Code Review questions generally follow the form:
I have implemented code, which, given X input, will return Y output. How can it be improved?
To which simply the following is an acceptable answer:
You have written a lot of code, but did you know function F in the standard library already does? You should use that instead.
Followed by example usage.
A full review of the actually implemented code can be constructive as well, yes, because even if the asker does stick to the code they posted, there are still general things they can learn and apply.
Some Code Review questions might also take the following form:
I have implemented code, which, given X input, will return Y output. I cannot use approach Q for reasons R, S, and T. How can my code be improved without using Q?
These questions can also be good. But having reasons R, S, and T is vitally important to this. We must understand why Q isn't an acceptable answer because that shapes our answers.
Is Q too slow and your implementation is an effort to make a faster Q? If so, depending on what Q is, it might be very relevant to include information about compiler, operating system, and/or hardware. And either way, good answers should show how faster Q runs, how fast your implementation runs, and how fast their suggestions can make your implementation run.
Is Q not going to work because of hardware reasons? If so, it's probably even more necessary here to provide some information about the compile options and the hardware this is supposed to run on. How can you get good answers if you don't share this information with the reviewers.
Is Q not going to work because your professor says you can't use it and you're doing a homework assignment? While I'm okay with reviewing homework, I don't think it's particularly constructive or useful to the site to allow for these sorts of restrictions on answerers. If a professor has placed this sort of restriction, then the point of the exercise is to understand some lower-level concept. While I might take more time to explain why Q is better than your implementation if your question is tagged homework, I'm not going to be interested at all in a question where Q is off the table because homework.
Questions in the format simply:
I have implemented code, which, given X input, will return Y ouput. I cannot use Q.
Aren't good questions. It is important to understand the why behind the restriction of Q.
Code Review is about making real working code as good as possible. If there are any restrictions on a particular piece of code, the reasons behind those restrictions are important. The reasons for those restrictions can shed light on what is actually the best way to solve the problem.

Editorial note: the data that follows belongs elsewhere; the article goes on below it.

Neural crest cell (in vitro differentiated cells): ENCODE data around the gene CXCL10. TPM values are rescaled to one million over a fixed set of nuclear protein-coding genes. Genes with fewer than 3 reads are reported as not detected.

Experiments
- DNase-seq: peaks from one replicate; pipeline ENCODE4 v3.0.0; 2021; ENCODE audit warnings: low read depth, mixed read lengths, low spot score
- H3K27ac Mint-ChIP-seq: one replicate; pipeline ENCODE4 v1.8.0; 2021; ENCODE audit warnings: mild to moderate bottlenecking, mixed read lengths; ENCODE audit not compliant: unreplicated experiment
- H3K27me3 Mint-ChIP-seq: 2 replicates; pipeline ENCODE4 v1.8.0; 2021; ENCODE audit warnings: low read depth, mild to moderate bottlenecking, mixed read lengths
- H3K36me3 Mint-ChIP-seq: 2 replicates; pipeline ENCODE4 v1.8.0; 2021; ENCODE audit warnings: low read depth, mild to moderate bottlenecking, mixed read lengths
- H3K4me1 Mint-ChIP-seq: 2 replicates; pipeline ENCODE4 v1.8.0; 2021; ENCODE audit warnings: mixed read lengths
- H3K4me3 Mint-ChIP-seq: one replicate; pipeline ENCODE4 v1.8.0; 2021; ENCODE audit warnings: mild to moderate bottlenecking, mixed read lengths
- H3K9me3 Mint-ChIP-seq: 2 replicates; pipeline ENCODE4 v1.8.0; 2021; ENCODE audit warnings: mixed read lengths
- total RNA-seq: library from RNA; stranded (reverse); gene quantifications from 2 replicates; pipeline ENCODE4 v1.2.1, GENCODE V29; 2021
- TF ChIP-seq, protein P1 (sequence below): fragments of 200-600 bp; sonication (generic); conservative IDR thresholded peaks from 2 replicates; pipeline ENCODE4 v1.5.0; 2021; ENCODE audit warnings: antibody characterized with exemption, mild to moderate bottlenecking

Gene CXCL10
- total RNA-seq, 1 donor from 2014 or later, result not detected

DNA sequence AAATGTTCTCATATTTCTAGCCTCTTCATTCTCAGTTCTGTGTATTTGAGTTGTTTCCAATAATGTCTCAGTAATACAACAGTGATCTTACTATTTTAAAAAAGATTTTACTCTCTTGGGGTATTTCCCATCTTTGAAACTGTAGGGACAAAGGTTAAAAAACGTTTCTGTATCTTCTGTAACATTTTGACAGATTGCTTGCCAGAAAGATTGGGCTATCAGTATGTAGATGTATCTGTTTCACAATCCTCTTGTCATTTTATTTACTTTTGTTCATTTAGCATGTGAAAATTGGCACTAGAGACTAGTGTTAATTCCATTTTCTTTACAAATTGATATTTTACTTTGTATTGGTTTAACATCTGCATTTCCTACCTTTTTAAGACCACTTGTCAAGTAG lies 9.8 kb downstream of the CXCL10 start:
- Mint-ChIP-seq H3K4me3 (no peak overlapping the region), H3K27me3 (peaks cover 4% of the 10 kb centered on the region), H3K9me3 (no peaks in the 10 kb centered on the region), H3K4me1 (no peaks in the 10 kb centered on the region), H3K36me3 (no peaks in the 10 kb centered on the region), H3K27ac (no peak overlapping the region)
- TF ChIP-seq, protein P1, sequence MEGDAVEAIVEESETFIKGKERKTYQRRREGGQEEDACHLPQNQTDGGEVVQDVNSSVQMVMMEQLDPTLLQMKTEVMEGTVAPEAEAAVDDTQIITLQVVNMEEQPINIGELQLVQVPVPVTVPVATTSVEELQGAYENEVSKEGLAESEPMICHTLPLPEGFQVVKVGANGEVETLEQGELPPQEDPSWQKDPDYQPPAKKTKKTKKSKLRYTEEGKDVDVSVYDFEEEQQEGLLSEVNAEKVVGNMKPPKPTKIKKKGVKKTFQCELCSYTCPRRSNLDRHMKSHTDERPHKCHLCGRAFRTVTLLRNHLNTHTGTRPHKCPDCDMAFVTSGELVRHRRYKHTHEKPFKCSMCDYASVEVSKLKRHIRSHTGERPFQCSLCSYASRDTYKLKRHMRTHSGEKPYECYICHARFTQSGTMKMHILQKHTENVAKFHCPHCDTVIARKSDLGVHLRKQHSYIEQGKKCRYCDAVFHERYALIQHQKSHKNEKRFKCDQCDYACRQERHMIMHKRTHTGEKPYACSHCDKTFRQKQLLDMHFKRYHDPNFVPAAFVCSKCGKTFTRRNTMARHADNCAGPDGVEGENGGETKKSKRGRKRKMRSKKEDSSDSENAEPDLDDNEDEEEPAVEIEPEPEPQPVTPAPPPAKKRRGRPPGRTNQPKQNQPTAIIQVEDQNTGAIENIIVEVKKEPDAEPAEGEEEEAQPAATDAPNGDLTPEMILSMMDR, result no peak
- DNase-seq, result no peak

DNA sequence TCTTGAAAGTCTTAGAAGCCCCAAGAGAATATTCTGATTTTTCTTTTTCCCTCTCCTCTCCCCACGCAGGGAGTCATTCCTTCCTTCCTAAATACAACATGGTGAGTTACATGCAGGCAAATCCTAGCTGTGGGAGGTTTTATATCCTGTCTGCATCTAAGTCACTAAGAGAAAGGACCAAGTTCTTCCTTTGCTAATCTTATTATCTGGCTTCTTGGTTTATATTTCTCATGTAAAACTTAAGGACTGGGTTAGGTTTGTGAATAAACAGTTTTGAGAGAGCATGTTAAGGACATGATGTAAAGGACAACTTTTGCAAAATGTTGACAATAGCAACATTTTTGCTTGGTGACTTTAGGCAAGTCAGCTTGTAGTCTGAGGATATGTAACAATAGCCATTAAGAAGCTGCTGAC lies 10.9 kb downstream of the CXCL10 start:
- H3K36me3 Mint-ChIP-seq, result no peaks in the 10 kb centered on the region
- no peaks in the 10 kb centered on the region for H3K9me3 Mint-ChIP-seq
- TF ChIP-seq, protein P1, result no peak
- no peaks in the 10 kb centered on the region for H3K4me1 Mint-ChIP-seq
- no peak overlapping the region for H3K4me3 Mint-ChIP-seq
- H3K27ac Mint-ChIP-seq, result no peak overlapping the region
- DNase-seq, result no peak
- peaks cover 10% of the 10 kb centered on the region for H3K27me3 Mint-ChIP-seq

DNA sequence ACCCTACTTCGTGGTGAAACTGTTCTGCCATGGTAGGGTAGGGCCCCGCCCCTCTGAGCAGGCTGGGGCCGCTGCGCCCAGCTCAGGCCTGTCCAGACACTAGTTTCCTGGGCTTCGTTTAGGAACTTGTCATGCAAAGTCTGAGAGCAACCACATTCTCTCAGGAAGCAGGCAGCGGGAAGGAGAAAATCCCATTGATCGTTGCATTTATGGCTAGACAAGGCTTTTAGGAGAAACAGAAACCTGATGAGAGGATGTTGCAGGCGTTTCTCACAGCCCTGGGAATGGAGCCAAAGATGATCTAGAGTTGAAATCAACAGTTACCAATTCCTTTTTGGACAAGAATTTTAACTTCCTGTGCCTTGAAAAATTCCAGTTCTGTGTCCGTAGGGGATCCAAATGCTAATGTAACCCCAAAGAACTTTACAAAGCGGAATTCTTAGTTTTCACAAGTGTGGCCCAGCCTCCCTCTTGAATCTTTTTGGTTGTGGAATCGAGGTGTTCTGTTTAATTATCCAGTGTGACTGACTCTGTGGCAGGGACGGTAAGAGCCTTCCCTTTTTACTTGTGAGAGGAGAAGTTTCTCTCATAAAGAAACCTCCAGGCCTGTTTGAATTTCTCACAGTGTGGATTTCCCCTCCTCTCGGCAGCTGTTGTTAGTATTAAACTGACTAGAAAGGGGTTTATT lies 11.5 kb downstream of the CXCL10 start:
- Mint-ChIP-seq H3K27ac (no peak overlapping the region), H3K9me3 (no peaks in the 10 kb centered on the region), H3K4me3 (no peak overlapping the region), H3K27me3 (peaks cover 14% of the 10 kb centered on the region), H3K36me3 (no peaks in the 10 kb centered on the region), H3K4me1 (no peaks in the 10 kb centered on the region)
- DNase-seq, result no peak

Questions without plain-English descriptions of the problem tend to be closed as "Unclear what you're asking". We can primarily do this because without a plain-English description, it's almost impossible to determine whether the posted code is working as intended.
Without any explanation at all whatsoever behind restrictions, how can we be sure that either the code in the question or the code in any answer is actually meeting those requirements?
If, for example, your code is an attempt to implement a
timesTen() function without using
*... well what if the compiler itself is optimizing your instructions into the same thing as if we were to just use the
* operator? At that point, haven't we failed to meet the requirement? And if we haven't failed to meet the requirement, then isn't the requirement unnecessary, silly, and should be removed?
The source code should be in the most readable format that will compile into code that performs the desired operations with the desired accuracy, speed, memory footprint, etc. If we've implemented some lines of source code that compile identically the same as the
* operator would compile, then we've not written the best possible code, either because our source code isn't in the most readable format for the given set of compiled instructions, or because our compiled instructions don't match the requirement of not using the
* operator basically.
I'm not entirely certain that questions which don't even remotely explain the reason behind the restriction are necessarily off-topic (I'm on the fence), but they certainly deserve downvotes and comments asking for explanation of the restriction. How can any answer posted have any certainty of being remotely good if the answered didn't bother to actually understand the requirement?